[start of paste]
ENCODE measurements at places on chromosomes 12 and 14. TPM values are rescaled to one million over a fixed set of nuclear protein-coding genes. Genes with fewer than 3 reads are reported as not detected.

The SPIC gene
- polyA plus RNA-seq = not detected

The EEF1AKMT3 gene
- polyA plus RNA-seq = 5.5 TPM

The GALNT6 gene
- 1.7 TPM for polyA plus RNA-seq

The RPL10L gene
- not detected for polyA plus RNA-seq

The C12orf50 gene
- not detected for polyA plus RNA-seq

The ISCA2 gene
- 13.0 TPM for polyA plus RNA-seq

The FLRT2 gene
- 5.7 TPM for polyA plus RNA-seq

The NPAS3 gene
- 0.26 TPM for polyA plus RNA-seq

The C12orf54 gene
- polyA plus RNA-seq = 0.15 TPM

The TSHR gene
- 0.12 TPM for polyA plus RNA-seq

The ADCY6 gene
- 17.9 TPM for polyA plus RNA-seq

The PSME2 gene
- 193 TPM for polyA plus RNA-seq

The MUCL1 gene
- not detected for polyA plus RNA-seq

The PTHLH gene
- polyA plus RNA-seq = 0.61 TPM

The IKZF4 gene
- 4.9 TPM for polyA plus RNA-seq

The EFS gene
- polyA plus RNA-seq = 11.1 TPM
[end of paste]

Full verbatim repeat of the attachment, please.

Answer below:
ENCODE measurements at places on chromosomes 12 and 14. TPM values are rescaled to one million over a fixed set of nuclear protein-coding genes. Genes with fewer than 3 reads are reported as not detected.

The SPIC gene
- polyA plus RNA-seq = not detected

The EEF1AKMT3 gene
- polyA plus RNA-seq = 5.5 TPM

The GALNT6 gene
- 1.7 TPM for polyA plus RNA-seq

The RPL10L gene
- not detected for polyA plus RNA-seq

The C12orf50 gene
- not detected for polyA plus RNA-seq

The ISCA2 gene
- 13.0 TPM for polyA plus RNA-seq

The FLRT2 gene
- 5.7 TPM for polyA plus RNA-seq

The NPAS3 gene
- 0.26 TPM for polyA plus RNA-seq

The C12orf54 gene
- polyA plus RNA-seq = 0.15 TPM

The TSHR gene
- 0.12 TPM for polyA plus RNA-seq

The ADCY6 gene
- 17.9 TPM for polyA plus RNA-seq

The PSME2 gene
- 193 TPM for polyA plus RNA-seq

The MUCL1 gene
- not detected for polyA plus RNA-seq

The PTHLH gene
- polyA plus RNA-seq = 0.61 TPM

The IKZF4 gene
- 4.9 TPM for polyA plus RNA-seq

The EFS gene
- polyA plus RNA-seq = 11.1 TPM